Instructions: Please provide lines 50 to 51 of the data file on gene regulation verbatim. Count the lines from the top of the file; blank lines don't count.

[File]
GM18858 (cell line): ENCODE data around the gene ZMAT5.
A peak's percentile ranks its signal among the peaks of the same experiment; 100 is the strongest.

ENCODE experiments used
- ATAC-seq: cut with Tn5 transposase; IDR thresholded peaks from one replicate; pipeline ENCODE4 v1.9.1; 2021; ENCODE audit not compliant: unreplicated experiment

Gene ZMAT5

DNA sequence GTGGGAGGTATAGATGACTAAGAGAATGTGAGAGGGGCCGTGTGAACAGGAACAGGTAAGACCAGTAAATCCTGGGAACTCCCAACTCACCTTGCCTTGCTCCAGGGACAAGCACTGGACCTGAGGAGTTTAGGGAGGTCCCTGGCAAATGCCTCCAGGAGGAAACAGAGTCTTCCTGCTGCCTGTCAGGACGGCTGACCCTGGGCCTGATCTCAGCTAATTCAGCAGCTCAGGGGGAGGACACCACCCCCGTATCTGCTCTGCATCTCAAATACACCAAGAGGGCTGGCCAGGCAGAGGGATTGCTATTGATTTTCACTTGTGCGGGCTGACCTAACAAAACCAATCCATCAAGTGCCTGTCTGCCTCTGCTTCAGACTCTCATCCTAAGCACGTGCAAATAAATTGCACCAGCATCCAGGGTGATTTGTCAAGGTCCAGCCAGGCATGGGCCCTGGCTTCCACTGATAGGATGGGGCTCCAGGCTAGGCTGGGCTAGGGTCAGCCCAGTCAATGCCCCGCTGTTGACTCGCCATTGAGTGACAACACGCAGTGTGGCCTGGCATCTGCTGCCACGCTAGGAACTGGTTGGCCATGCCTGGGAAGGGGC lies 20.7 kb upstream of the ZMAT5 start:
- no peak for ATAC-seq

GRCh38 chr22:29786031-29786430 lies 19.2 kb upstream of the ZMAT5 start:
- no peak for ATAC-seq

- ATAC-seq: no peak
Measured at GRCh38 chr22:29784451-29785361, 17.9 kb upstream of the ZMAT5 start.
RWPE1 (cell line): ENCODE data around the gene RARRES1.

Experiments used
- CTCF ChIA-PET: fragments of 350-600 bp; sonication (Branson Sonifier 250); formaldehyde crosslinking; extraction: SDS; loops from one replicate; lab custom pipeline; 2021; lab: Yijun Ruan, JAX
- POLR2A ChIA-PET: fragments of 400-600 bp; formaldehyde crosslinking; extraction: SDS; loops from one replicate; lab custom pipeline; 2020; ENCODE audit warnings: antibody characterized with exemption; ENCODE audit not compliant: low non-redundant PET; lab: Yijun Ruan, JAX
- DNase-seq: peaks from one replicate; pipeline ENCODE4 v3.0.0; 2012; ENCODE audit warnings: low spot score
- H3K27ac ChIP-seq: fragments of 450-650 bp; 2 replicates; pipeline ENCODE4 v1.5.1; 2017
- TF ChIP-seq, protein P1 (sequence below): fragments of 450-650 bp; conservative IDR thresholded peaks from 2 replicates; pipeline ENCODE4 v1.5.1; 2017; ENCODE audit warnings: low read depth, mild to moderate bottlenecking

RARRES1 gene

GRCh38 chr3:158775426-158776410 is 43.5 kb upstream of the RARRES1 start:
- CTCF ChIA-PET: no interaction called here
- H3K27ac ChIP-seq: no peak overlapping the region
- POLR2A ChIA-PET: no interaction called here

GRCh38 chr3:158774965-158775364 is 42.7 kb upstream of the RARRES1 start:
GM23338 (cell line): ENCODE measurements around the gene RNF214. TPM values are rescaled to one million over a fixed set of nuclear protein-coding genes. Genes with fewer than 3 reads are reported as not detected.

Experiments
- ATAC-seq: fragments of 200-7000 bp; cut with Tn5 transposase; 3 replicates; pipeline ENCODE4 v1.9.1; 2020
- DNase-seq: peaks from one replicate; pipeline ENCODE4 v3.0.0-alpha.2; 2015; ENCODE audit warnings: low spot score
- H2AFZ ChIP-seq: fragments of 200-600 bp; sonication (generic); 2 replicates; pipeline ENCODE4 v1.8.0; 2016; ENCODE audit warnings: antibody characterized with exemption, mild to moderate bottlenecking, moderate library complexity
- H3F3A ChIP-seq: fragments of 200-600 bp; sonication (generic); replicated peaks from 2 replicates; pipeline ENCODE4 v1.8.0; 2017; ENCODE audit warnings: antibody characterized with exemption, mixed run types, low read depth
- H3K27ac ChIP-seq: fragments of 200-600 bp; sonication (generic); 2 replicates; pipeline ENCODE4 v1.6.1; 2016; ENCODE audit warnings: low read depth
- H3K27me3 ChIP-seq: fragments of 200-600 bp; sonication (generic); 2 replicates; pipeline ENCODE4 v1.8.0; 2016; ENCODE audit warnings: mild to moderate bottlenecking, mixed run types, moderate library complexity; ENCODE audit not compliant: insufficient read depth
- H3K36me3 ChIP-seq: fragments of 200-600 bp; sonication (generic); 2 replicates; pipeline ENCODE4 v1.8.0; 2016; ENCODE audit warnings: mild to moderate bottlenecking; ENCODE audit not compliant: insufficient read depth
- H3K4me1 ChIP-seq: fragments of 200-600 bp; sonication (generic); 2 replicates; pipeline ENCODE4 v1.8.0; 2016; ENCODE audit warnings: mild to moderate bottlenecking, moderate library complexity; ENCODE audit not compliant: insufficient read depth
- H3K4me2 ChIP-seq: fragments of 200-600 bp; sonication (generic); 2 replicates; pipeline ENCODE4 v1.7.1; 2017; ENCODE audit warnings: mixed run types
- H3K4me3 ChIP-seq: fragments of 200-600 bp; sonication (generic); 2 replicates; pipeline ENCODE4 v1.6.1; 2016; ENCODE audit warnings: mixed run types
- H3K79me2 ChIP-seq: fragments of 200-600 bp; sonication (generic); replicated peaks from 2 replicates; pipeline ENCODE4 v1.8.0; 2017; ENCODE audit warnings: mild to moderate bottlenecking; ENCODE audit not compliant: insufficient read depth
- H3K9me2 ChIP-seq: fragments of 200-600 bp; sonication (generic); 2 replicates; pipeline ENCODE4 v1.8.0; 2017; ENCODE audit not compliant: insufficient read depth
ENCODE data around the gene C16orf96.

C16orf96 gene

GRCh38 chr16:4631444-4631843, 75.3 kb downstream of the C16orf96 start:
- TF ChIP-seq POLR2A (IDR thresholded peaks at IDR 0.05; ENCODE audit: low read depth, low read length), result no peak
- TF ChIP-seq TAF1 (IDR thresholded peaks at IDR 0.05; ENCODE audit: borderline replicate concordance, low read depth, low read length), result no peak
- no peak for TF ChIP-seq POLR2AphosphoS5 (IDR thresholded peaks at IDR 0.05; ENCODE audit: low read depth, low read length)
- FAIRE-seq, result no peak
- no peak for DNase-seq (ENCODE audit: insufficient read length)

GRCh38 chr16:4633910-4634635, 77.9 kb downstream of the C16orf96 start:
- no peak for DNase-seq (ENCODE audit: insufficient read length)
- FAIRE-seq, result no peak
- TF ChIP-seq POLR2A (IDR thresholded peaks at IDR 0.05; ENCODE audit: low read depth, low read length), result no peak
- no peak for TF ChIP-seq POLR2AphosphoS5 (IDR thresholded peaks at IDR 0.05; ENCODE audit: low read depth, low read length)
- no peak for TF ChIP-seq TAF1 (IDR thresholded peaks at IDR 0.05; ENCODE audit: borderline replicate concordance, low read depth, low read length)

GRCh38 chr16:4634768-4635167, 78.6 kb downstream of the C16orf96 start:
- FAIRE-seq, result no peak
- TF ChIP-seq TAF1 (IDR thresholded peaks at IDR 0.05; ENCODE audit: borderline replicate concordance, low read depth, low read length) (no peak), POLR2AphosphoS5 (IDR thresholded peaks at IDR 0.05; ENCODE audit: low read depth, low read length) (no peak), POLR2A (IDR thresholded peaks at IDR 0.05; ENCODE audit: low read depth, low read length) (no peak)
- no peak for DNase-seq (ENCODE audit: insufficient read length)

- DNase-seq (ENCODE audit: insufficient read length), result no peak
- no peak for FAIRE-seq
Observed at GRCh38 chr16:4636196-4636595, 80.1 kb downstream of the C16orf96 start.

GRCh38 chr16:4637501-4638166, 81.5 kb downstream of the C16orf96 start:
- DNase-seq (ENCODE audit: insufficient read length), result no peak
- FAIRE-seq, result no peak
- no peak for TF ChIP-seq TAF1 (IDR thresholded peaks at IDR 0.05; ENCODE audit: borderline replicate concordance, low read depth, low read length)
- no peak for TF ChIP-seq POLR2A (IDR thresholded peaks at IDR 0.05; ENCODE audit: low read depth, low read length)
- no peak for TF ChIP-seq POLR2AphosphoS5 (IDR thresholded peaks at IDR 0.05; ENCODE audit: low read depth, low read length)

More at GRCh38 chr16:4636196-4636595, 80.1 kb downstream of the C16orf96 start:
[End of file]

- TF ChIP-seq POLR2A (IDR thresholded peaks at IDR 0.05; ENCODE audit: low read depth, low read length), result no peak
- no peak for TF ChIP-seq POLR2AphosphoS5 (IDR thresholded peaks at IDR 0.05; ENCODE audit: low read depth, low read length)